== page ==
THE BLOG
08/28/2007 01:51 pm ET | Updated May 25, 2011

The Gonzales Legacy

"The first thing we do, let's kill all the lawyers." Alberto Gonzales's sorry tenure in the Bush administration would seem to give credence to Shakespeare's oft-cited incitement against the legal profession.

The primary responsibility of the attorney general is to uphold the Constitution and laws of the United States in a fair and even-handed manner. In failing to comprehend this responsibility, Alberto Gonzales compromised himself, his office, the Constitution, and ultimately even the president who appointed him.

The responsibility every attorney general owes the nation is to raise hard legal and constitutional questions within the administration whenever the president is tempted to overreach the limits of his authority. Gonzales, however, chose to function more like the president's personal legal strategist, doing everything in his power to justify the president's apparent desire to authorize torture, deny detainees access to the writ of habeas corpus, order unlawful electronic surveillance, and institute legal proceedings that defy due process of law.

There is no excuse, other than cronyism and personal weakness, for Gonzales's confusion about his appropriate role, and in point of fact, he and future office holders could learn much from the extraordinarily disciplined and principled actions of some of his predecessors who also served our nation in perilous times.

After the outbreak of World War II, Attorney General Robert Jackson warned the nation's prosecutors that "times of fear or hysteria" have often resulted in cries "for the scalps" of those with dissenting views. He exhorted his U.S. Attorneys to steel themselves to be "dispassionate and courageous" in dealing with "so-called subversive activities."

After Franklin Roosevelt appointed Jackson to the Supreme Court, he was succeeded as Attorney General by Francis Biddle. On December 15, 1941, Biddle reminded the nation that in time of war, "hysteria and fear and hate" run high, and "every man who cares about freedom must fight to protect it for other men" as well as for himself. Even when Roosevelt pressured his Attorney General to prosecute those who criticized his policies, Biddle courageously resisted. Later, when the public began to call for the wholesale internment of individuals of Japanese descent, Biddle furiously opposed such a policy as "ill-advised, unnecessary, and unnecessarily cruel."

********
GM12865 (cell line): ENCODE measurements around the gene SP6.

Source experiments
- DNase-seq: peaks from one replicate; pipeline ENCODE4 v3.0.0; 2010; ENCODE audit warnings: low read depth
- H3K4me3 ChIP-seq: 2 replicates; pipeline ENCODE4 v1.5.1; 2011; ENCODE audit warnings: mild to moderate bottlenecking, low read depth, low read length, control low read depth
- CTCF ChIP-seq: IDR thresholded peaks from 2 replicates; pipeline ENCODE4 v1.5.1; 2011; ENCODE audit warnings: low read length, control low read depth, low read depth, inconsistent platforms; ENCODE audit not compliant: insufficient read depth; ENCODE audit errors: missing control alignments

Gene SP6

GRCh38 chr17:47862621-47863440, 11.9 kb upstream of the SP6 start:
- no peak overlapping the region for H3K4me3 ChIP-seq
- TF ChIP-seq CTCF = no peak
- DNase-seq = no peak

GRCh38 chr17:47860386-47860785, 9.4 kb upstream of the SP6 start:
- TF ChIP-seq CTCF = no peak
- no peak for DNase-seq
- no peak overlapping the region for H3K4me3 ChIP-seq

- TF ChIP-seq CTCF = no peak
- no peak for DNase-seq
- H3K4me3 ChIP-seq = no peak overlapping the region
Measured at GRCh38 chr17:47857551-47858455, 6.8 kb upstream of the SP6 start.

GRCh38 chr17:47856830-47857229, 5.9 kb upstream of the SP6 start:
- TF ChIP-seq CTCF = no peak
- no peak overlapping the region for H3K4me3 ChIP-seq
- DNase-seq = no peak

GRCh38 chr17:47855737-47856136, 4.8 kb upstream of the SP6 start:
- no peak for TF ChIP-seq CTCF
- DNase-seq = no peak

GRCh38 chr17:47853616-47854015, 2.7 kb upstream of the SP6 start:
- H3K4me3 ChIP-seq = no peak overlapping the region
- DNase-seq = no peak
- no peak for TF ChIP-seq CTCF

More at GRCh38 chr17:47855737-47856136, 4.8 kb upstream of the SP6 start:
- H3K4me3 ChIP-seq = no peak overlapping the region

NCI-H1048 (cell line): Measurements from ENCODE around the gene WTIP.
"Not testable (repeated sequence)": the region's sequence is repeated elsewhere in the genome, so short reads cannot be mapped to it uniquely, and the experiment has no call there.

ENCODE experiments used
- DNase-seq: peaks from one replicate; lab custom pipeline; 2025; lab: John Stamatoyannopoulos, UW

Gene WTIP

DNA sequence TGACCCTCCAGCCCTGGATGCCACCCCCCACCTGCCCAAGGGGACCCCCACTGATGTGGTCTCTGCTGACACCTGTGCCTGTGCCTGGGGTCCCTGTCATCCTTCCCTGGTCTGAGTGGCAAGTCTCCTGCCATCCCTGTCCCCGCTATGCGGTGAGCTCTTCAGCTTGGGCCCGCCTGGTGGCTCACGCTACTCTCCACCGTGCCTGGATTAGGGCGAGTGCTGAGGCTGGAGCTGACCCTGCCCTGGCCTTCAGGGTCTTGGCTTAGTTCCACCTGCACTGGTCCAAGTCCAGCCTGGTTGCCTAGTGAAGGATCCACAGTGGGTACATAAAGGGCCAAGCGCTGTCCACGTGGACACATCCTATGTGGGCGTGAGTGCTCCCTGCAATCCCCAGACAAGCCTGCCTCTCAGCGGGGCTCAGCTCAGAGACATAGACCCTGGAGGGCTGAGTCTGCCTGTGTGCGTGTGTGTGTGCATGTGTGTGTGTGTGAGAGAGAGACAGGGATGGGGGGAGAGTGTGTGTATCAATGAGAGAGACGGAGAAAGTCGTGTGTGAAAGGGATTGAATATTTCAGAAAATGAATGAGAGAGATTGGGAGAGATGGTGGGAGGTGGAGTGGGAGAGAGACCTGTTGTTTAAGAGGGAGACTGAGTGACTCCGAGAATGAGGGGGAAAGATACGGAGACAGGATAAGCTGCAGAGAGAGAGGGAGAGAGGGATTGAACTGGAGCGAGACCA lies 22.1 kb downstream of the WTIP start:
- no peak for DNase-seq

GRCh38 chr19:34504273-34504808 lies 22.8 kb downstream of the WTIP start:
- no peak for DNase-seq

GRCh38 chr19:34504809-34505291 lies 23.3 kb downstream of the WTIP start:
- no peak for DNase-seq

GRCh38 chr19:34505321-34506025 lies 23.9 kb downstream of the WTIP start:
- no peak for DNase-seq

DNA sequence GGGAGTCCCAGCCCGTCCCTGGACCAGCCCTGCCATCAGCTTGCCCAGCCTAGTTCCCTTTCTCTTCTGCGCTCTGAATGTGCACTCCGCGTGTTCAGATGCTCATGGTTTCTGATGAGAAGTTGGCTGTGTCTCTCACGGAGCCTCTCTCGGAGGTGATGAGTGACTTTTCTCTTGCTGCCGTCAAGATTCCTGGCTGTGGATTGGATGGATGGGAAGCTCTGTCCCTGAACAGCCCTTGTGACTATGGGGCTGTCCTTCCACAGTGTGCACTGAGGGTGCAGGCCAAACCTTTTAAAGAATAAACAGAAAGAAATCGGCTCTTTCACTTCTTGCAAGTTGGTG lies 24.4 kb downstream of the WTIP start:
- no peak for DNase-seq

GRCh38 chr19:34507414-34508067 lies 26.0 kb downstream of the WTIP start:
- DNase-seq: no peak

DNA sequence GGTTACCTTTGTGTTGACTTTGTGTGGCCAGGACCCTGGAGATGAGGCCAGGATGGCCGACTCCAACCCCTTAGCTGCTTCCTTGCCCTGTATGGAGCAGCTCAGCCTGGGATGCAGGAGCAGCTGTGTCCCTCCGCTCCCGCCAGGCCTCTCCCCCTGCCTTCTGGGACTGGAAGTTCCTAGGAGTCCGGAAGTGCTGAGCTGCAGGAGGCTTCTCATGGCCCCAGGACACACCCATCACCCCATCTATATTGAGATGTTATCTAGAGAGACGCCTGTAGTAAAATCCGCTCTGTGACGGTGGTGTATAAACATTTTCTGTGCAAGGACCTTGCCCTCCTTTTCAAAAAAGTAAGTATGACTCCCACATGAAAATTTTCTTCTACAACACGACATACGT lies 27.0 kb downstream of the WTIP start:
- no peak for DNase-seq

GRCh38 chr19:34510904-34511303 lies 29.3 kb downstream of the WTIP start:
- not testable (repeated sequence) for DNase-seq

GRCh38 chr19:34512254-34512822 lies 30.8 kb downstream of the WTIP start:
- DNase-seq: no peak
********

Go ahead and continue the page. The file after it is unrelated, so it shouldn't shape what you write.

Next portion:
In a face-to-face meeting with Roosevelt, Biddle told the president that such a program could not be justified "as a military measure." Although Roosevelt overrode Biddle's objections largely for political reasons, he later rightly observed that the episode had shown "the power of suggestion which a mystic cliché like 'military necessity' can exercise." He added sadly that because of a lack of independent courage and faith in American" values, the nation had missed a unique opportunity to "assert the human decencies for which we were fighting."

In 1971, the public began to learn that the FBI, the CIA, the NSA, and the Army had engaged in a widespread program of investigation and secret surveillance of anti-Vietnam war protesters in an effort "to expose, disrupt and otherwise neutralize" the antiwar movement. A congressional committee found that the government, "operating primarily through secret informants," had "undertaken the secret surveillance of citizens on the basis of their political beliefs," and that the FBI alone had "developed over 500,000 domestic intelligence files" on public officials, journalists, entertainers, professors, and ordinary citizens.

In the face of such revelations, and in his role as Attorney General, Edward Levi created stringent guidelines which reiterated and reaffirmed the rights of all Americans by clearly and carefully circumscribing the investigative authority of the FBI. The "Levi guidelines" expressly prohibited the FBI from investigating, discrediting, or disrupting any group or individual on the basis of protected First Amendment activity. These guidelines were rightly hailed as a major advance in law enforcement and a critical step forward in protecting the rights of American citizens against overzealous and misguided government officials. Alberto Gonzales helped eviscerate the Levi guidelines during the years of the Bush presidency.

Of course, it is not all Gonzales's fault. In truth, he should never have had the privilege of serving as Attorney General of the United States. Robert Jackson, Francis Biddle, and Edward Levi were men of great intellectual distinction, integrity, and character. Alberto Gonzales is not. But for his long-standing friendship with George W. Bush, he would never have been, and should never have been, within hailing distance of a position of such responsibility. He was in over his head.

By failing to protect American values and individual liberties, Alberto Gonzales has not just discredited himself, his office, and his profession. He has also compromised the Constitution. "The first thing we do, let's kill all the lawyers." It is worth recalling that these words were uttered in Henry VI not by a lawyer's disgruntled client, but by a conspirator in Cade's Rebellion who was plotting to overthrow the rights and liberties of the English people. "The first thing we do, let's kill all the lawyers." It is men like Robert Jackson, Francis Biddle, and Edward Levi who represent the highest ideals of public service and the true spirit of the legal profession. It is men like Alberto Gonzales who give the profession a bad name.